Denny: Yes. It’s like quitting smoking or changing the way you eat. People might be motivated to give a good idea a try, but they probably don’t understand that there’ll be frustration, mistakes and failures at first. They don’t appreciate that changing a behavior pattern is a journey and that progress will be slow, at best. If they don’t push past the crunch point and fight against their old habits for quite a while, they won’t repeat the new skill often enough to rewire their brains and behavior change won’t happen.

David: Changing behavior is a real challenge. I urge people to break their goals down into pieces and to make one small change each 21 days.

Denny: In ProStar Coach we also recommend you focus on one skill or strength at a time. Then it’s a matter of doing it in the real world, and then reflecting on what happened when you tried, so you learn from that experience. In ProStar Coach we call this process Focus, Action and Reflection F-A-R. It isn’t easy, as anyone who’s tried it knows. But even though behavior change is really what organizations want, they can’t afford to hire coaches for all the participants of their training programs. Maybe for some top executives, but not for everyone.

David: So that’s why you came up with ProStar Coach. Because it coaches the user, right?

Denny: Yes, we built this networking feature called the Coaching Network, which puts learners in touch with real people who care about their success. Plus there are also half a dozen other virtual coaching technologies built into the system.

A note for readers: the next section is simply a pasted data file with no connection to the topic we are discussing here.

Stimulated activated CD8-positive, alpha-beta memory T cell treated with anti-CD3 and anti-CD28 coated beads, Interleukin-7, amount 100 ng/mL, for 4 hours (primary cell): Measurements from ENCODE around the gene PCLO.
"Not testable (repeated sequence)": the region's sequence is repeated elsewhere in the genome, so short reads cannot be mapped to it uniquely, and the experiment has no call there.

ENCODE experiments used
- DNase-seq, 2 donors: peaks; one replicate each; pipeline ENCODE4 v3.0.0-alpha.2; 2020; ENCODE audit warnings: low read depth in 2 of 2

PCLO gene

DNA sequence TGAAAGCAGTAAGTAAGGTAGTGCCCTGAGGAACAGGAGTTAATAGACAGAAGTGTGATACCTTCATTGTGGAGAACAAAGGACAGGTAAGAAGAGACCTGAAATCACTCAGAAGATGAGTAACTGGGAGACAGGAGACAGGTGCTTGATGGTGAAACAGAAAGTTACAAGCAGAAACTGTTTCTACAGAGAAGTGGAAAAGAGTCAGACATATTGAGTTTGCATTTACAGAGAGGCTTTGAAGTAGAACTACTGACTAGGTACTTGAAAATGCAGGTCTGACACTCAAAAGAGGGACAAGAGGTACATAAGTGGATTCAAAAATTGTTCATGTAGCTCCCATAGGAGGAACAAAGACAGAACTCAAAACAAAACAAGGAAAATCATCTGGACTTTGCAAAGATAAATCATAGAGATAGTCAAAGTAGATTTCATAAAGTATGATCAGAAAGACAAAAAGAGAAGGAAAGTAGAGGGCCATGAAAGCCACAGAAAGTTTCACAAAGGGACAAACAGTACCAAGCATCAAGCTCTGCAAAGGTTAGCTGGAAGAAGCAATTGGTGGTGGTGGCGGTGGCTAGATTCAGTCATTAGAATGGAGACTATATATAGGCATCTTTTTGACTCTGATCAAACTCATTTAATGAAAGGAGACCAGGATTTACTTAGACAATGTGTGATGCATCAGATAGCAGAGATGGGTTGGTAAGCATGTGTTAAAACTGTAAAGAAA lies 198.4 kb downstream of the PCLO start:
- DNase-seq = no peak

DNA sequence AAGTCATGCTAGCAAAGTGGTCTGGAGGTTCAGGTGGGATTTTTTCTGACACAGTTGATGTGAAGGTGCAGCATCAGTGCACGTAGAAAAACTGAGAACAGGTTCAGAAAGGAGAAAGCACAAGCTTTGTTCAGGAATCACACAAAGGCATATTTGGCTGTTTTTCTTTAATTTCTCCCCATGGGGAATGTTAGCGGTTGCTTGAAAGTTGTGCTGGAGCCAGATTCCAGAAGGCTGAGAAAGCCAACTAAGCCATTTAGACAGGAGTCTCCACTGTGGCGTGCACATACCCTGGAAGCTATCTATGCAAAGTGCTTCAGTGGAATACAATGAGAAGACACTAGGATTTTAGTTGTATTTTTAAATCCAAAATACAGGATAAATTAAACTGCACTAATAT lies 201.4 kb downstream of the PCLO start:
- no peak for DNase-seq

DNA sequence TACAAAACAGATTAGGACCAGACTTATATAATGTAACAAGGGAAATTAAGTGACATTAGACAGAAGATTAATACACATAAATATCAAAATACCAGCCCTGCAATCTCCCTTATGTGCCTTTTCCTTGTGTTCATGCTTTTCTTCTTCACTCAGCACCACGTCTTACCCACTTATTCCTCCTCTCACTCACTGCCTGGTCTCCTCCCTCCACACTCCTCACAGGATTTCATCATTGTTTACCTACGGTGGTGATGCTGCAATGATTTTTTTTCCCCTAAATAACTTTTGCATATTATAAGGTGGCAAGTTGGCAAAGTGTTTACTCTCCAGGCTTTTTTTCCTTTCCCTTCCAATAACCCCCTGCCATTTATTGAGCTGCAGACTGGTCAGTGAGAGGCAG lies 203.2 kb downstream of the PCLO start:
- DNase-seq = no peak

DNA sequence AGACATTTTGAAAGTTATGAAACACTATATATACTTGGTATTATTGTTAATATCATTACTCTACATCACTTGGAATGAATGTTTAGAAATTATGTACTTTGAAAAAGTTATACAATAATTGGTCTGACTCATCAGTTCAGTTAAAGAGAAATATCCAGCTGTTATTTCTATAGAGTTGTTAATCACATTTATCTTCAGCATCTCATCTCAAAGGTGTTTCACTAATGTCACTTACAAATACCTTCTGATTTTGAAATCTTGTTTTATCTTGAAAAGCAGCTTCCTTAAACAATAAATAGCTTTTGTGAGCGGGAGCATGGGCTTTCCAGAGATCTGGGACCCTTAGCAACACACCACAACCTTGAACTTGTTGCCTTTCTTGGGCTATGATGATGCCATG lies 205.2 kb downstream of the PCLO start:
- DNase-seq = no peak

David: I saw that it has a lot of content. What kinds of behavior change are you trying to achieve with that?

Denny: Good question. Actually, our content is focused in two areas: people skills and personal strengths. Personal strengths are behavior patterns that people need in order to deal with the regular adversity and challenges of work and life. For example, a sales rep can learn some good rapport-building skills. But what happens when the prospect is difficult or there are unexpected problems? The answer is, the sales rep will need to be patient, not give up, be compassionate, get creative, take initiative, and so forth. These aren’t sales skills. These are personal strengths. We’ve identified about 40 personal strengths that apply to the world of work.

David: What about the people skills?

Denny: We have content for over a dozen people skills. All the basics are covered, things like listening, dialogue, conflict resolution, and feedback. And quite a few more, including communications skills for parents and leaders. We use instructional videos to describe the best practices. Our approach was to focus mostly on the how-to in an engaging way.

David: Denny, I like the way you use your technology to get people to use the system. Can you please explain that?

Denny: To help people get into the habit of using the system, we have a 30-session introductory program that sends email tips and reminders on a daily basis. After that, we help them stay on track with weekly reminders, a program we call High Fives.

David: Excellent. Now, how can someone get ProStar Coach?

Denny: The program is available as an online service with a one-year subscription, which can be renewed. The best first step is to go to www.prostarcoach.com and find out which version would be the best fit.

David: Terrific. I hope my lifelong learner readers will check it out this great way to work on their life and work habits. Thanks for sharing this, Denny.

Denny: My pleasure, David!

You can check out the ProStar Coach site here.

And please share your thoughts about the interview with Denny by joining the conversation with your comments below…

Best regards,